Art by Kiara Tavakoli

Peer tutoring center to relocate

To accommodate the increasing number of students utilizing the Peer Tutoring Center, administrators have relocated it to a larger space and are planning to expand its hours and access. 

Fewer students used the center following COVID-19 and online school, but Peer Tutoring Center adviser Mayerly Short said she now sees up to 40 students a day.

“We have a lot of different tutors and tutees, so there is a good mixture,” Short said. 

Previously located in room 408, the center has moved to room 304 to provide for more students. And Short said she hopes the resources at the center will become more accessible to students.

“I want (the center) to expand and become a more central resource that everyone can use,” Short said. “I know a lot of kids are a little scared to ask, but it’s OK to have help, and if students need it, then I want to provide it.”

Junior Asha Kulkarni, who started volunteering as a peer tutor this year, said she thinks the current system operates well.

“I didn’t know that the peer tutoring center existed when I was a freshman,” Kulkarni said. “But (this year) it’s always crowded whenever I’ve been there, and it’s full for PRIME.” 

Kulkarni said a challenge does exist in terms of maintaining a balanced student-to-tutor ratio. Still, she is optimistic that the center will continue to operate smoothly.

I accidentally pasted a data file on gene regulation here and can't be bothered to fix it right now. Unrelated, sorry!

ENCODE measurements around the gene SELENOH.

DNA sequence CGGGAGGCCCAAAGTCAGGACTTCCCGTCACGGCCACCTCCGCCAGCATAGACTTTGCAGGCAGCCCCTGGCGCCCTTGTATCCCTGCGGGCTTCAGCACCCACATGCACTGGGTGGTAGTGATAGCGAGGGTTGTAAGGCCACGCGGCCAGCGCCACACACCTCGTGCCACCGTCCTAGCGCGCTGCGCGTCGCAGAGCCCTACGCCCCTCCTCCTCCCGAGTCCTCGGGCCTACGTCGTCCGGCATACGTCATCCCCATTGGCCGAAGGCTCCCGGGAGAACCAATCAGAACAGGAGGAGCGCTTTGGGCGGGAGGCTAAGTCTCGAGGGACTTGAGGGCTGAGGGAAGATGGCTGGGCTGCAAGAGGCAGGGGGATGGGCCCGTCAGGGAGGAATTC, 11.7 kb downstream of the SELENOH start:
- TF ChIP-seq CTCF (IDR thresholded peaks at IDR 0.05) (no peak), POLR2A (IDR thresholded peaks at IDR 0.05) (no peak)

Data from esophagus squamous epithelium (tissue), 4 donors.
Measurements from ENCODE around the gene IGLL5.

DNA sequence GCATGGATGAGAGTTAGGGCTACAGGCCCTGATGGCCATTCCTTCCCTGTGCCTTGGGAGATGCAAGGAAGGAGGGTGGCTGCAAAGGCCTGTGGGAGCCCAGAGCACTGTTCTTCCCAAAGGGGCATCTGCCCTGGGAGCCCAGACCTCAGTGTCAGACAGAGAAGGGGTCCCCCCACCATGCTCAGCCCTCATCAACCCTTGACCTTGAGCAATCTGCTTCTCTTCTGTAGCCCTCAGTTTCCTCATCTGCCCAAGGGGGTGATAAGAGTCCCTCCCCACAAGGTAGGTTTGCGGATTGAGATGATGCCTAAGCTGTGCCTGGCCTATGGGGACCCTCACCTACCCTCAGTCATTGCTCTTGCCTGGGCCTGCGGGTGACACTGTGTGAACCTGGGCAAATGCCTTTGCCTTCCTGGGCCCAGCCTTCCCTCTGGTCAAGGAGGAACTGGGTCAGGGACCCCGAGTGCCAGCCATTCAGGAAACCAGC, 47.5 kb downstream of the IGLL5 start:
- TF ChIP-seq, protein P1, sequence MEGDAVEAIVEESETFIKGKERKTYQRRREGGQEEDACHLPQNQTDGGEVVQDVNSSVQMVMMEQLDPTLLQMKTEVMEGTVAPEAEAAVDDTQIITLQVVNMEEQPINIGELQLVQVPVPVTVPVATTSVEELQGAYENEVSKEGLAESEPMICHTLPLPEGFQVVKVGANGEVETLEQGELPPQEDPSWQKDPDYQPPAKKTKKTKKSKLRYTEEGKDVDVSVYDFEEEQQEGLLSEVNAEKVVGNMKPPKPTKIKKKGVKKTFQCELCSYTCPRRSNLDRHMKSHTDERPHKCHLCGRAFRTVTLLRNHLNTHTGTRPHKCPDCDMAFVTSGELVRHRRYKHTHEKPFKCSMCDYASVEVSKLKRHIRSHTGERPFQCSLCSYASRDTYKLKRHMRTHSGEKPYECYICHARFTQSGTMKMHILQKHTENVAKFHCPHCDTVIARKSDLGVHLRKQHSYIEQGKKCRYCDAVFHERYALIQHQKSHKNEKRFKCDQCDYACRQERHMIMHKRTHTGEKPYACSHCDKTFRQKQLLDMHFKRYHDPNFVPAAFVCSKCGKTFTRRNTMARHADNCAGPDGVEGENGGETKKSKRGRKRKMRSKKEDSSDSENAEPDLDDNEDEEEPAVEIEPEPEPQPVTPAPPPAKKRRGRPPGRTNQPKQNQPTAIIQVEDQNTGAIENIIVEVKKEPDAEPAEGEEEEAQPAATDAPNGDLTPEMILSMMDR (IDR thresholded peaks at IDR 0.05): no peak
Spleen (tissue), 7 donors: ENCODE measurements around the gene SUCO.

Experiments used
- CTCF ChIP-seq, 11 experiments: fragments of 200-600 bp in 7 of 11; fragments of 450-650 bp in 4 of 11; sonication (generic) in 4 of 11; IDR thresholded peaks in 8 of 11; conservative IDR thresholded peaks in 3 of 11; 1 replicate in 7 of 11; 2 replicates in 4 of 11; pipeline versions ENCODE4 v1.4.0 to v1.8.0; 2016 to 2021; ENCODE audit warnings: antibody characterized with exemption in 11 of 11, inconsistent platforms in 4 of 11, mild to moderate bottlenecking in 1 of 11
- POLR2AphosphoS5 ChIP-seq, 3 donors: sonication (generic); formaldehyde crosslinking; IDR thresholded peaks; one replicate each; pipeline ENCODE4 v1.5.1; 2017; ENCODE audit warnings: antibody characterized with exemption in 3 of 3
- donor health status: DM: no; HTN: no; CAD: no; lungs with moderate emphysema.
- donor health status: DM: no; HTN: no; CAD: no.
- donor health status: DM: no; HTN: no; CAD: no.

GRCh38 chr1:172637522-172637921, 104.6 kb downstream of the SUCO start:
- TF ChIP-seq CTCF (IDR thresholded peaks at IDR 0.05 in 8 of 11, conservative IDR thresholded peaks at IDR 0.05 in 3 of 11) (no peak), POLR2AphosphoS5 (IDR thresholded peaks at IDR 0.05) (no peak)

“It’s difficult to organize because of the huge volume of kids,” Kulkarni said. “My hope for the center is that everyone is matched with a tutor who can help them when they need it.”

While the center is strictly open during PRIME and after school until 5 p.m. as of now, Principal Brent Kline said the center has the potential to reach even more students

“We’re looking to see if we can expand this to support a greater number of kids,” Kline said. “I would love to increase the time that we offer tutoring.”

Kline said extending the hours of the tutoring center would make it more equitable for students who participate in extracurriculars immediately after school. 

“My hope would be for the center to be open from the beginning of school and past the end of the school day so that students with preps or downtime in a class can go seek some help if they need,” Kline said. 

With the room to accommodate more students, Kline said he also hopes to reallocate funds to ensure the center is consistently staffed, including non-student tutors. 

“We are trying to see if we can expand beyond peer tutors,” Kline said. “We have been looking at getting more tutors from the community, like parent volunteers and maybe people from Stanford University.”

Short said she is enthusiastic for these changes and hopes the center can support as many students as possible. 

“The Paly community is filled with students who participate in sports, theater and other extracurriculars,” Short said. “I just want to make sure that their grades are up, so they can all have the best time here they possibly can.”